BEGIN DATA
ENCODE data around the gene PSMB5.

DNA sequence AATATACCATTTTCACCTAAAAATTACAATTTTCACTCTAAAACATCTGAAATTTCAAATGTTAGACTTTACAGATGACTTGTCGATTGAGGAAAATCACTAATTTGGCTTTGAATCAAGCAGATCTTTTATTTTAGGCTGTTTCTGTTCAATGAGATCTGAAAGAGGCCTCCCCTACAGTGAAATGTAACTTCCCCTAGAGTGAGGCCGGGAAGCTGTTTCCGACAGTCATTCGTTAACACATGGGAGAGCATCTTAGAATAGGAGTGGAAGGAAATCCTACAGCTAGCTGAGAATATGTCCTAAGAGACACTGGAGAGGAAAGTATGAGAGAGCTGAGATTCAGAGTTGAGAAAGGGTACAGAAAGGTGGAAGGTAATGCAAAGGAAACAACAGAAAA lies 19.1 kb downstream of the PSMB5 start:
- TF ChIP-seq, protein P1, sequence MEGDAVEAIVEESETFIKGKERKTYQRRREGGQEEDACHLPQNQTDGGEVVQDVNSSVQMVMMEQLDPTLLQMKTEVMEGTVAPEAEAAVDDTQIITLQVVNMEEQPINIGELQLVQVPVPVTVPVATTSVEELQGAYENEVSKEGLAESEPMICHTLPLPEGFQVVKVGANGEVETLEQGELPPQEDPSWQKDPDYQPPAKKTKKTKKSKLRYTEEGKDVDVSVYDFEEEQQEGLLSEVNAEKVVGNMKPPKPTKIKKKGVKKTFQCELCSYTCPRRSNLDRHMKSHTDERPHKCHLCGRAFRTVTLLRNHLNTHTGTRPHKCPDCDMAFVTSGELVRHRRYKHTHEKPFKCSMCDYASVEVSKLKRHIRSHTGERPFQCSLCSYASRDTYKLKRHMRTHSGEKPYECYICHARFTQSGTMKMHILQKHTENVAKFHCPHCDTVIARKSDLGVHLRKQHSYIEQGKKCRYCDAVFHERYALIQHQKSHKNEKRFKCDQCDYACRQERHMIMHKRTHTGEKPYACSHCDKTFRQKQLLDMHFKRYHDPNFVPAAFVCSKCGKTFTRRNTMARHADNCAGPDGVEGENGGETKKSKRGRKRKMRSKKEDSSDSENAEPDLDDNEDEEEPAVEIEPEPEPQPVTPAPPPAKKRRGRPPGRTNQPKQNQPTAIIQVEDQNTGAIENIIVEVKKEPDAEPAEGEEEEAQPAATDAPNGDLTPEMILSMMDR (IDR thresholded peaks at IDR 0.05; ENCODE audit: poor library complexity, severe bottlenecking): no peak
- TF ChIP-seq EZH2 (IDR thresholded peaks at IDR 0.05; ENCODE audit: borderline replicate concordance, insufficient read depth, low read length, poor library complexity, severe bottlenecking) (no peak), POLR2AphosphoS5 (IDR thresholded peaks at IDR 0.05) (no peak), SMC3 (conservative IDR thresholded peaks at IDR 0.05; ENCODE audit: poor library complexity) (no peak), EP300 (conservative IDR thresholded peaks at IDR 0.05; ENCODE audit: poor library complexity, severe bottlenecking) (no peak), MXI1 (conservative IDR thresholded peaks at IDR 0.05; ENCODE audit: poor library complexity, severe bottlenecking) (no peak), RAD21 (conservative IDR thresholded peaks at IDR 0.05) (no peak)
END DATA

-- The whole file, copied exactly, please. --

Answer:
ENCODE data around the gene PSMB5.

DNA sequence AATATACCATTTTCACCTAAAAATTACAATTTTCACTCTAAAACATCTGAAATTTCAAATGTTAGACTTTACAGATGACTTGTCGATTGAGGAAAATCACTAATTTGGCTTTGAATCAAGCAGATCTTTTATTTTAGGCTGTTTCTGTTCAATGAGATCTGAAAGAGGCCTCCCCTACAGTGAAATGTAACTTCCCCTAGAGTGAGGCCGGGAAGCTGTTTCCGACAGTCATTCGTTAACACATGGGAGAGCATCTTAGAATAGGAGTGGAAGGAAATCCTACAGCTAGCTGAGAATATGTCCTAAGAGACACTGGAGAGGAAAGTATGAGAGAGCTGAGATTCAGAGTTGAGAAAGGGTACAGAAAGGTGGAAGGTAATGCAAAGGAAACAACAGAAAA lies 19.1 kb downstream of the PSMB5 start:
- TF ChIP-seq, protein P1, sequence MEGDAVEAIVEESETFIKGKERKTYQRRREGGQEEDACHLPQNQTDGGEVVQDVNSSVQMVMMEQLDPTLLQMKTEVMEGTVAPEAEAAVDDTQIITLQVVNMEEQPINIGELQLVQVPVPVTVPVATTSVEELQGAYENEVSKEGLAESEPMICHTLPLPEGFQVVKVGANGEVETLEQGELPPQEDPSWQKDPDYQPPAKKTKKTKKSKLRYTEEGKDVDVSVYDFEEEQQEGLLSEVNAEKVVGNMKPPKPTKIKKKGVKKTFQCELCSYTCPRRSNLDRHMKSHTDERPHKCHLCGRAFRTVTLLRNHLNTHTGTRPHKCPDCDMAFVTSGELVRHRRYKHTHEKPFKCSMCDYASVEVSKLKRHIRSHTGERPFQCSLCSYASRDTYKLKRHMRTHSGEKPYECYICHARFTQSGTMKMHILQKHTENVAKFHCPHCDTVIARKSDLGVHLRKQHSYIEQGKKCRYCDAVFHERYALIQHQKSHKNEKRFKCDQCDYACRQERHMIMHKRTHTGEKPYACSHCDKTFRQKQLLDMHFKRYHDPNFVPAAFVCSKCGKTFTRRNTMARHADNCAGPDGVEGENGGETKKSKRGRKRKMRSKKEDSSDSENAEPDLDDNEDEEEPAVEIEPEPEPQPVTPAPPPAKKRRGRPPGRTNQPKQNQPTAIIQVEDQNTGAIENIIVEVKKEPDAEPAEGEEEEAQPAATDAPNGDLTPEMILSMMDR (IDR thresholded peaks at IDR 0.05; ENCODE audit: poor library complexity, severe bottlenecking): no peak
- TF ChIP-seq EZH2 (IDR thresholded peaks at IDR 0.05; ENCODE audit: borderline replicate concordance, insufficient read depth, low read length, poor library complexity, severe bottlenecking) (no peak), POLR2AphosphoS5 (IDR thresholded peaks at IDR 0.05) (no peak), SMC3 (conservative IDR thresholded peaks at IDR 0.05; ENCODE audit: poor library complexity) (no peak), EP300 (conservative IDR thresholded peaks at IDR 0.05; ENCODE audit: poor library complexity, severe bottlenecking) (no peak), MXI1 (conservative IDR thresholded peaks at IDR 0.05; ENCODE audit: poor library complexity, severe bottlenecking) (no peak), RAD21 (conservative IDR thresholded peaks at IDR 0.05) (no peak)